Over the last 10 or 12 years at IndyCar racetracks there had been some type of fan village footprint for sponsors, but it was limited and didn’t fit the growth of the sport.
“We knew we had to step it up,” said IndyCar Director of Marketing Kasey Coler.
And so it did. It hired Promo 100 experiential agency Marketing Werks to act as a central communication point to unify sponsors and activations under the Izod IndyCar Fan Village.
The deal came by way of introduction from Verizon, a client of both IndyCar and Marketing Werks. As the series got underway a few weeks ago, the new village was unveiled and will be up and running at 14 North American races this year. And while IndyCar has 40 official partners, it wanted to start small showcasing just five in the new Fan Village— Izod (title sponsor), Verizon, Honda, Mattel Hot Wheels and the National Guard.
“We brought all the partners together to create one destination, but made sure that everyone is not stepping on each other,” Coler said. “We needed to coordinate the content. If the National Guard is bringing in an IndyCar driver we need to make sure that doesn’t overlap with what Verizon is doing.”
Andrew Connell the senior director of client services at Marketing Werks waves the Green Flag and provides a case study of how the Fan Village got back on track. Marketing Werks ranked No. 35 on the 2010 Promo 100 (now the Promo Power Agency Rating) with $31 million 2009 U.S. net revenue.
The challenge Coming out of the previous years, there was not a cohesive feel to the fan zone and IndyCar did not have the resources to pull all the sponsors together and activate cohesively. Some sponsors participated and some didn’t depending on the race. And with each sponsor activating independently it wasn’t clear what would happen on site, which meant that fans could encounter five simulators and spin wheels, a less than stellar experience.
The solution Marketing Werks was hired to act as the umbrella activation agency for the five sponsors. A dialog began to integrate the partners as a single unit within the Fan Village. The goal was to improve the response for sponsors and to enhance the fan experience with the latest technologies, social media and lifestyle activities with one consistent overall look and feel themed around racing.
1. The space A 100 x175 foot space was designed as a (racing) circuit to house the sponsors. Sponsorship levels determine the size of each footprint.
2. Gathering data When fans arrive, they register and receive a lanyard with a bar code. As they move through the circuit they check in at each sponsor’s checkpoint to earn credit toward that stop. These registrants also automatically become members of IndyCar Nation, the racing series official fan community.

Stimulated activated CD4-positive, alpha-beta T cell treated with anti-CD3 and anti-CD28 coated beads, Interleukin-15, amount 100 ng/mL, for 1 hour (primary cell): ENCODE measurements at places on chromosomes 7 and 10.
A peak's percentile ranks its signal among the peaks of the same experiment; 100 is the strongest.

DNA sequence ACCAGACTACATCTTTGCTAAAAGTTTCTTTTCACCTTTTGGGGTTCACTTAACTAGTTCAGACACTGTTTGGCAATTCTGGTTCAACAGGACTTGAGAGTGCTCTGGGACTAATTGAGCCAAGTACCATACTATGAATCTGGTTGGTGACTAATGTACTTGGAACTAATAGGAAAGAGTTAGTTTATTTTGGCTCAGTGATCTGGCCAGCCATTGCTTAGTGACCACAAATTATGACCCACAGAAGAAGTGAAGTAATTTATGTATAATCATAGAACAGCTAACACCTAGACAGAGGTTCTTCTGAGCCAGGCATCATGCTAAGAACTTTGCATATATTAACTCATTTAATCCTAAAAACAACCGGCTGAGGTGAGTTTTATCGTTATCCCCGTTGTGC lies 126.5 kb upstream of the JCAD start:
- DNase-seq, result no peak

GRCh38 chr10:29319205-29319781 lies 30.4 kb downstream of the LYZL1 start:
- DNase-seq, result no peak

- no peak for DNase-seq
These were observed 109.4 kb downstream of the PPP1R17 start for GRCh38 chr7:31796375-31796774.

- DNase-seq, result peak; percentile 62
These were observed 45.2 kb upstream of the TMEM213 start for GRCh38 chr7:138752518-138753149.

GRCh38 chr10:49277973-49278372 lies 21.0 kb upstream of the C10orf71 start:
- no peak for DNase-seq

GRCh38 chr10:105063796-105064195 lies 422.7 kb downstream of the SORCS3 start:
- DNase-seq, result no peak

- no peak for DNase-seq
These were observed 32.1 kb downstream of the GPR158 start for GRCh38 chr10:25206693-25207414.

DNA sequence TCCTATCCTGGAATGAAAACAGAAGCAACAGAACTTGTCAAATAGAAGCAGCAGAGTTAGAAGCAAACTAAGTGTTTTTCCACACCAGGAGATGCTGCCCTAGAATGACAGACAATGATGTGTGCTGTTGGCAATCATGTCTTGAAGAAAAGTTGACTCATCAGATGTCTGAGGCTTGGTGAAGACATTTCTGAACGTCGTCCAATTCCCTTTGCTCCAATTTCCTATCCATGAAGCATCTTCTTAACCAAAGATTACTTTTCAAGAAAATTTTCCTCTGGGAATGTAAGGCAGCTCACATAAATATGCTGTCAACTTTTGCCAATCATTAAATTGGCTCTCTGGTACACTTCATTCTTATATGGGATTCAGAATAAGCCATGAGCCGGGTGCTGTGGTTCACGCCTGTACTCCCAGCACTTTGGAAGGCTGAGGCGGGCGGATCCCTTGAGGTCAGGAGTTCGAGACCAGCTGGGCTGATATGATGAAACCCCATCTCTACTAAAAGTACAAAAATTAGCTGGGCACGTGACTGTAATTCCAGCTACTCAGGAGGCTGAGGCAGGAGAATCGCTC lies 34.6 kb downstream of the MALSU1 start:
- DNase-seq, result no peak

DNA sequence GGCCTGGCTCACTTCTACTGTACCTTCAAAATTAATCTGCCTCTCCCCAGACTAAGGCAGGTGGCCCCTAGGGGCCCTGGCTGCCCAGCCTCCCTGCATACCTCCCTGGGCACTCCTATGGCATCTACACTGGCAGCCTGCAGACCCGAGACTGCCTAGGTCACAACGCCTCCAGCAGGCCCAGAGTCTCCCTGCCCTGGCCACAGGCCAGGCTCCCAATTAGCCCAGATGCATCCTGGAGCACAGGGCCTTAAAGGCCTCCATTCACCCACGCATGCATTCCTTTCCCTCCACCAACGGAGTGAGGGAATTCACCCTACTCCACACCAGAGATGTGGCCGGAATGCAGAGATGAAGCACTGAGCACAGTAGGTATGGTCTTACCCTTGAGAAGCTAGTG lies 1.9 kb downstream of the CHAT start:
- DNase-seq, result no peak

3. Prizes As the registrants check in from station to station a randomly timed instant-win prize game surprises fans with various rewards based on the sponsor, like a handset from Verizon or an old Mattel Hot Wheels car. The prizes are awarded in grand style on a central stage that adds exposure for the sponsors. Once a fan completes the circuit he or she is entered to win an all-expense paid trip to the championship race Oct. 16, in Las Vegas.
4. Sponsorship activations
Verizon The space has the look and feel of a garage seen at the track where fans can take a ticket to use a large cell phone charger for 25 minutes. Verizon handsets are on display and fans can learn about the IndyCar app available on the Android platform. The biggest attraction here is the racing simulator that requires fans to use the new Motorola Xoom Tablet, available on the Verizon Wireless network, as the steering wheel.
National Guard This space is all about the local community with local recruits on hand to talk up the Guard. Fitness challenges and shooting games with a leader board system are a good fit for young, competitive gamers and others who might be interested in joining the Guard.
Izod The title sponsor’s big push is all around social media. Visitors to its space can choose from three “print ad” backdrops—a snow or water scene or a racetrack—to have their photos taken in front of while holding Izod props. They then head to the upload “bar” where they can access their photo and are encouraged to like Izod’s Facebook page to share their photo with friends.
Mattel is working hard at the tracks to expand the demographic of its brand to an older audience—boys 11 to 15. To do that, it has also executed a simulator speed experience and has a large display of Hot Wheels that chronicle the history of the toys.
Honda is focusing on the launch of its new Honda Civic by talking up the technology around Honda in motorsports and what technologies it has incorporated into cars on the track. A souped-up Civic is on display.
5. The Stage A large stage with a LED screen shows sponsor content. Izod may bring out models dressed in fire suits or do a Q&A with a driver. A widely popular event, hour-long autograph sessions with drivers are a fan favorite in the Village.
6. The Results An average of 4,000 fans have registered at each of the weekend events. Sponsors receive the qualified opt- leads and a communication schedule is set up to coordinate the flow of messages.
“It’s now a single coordinated effort among key partners, you don’t have overlap like you would have at many other sporting events,” Coler said.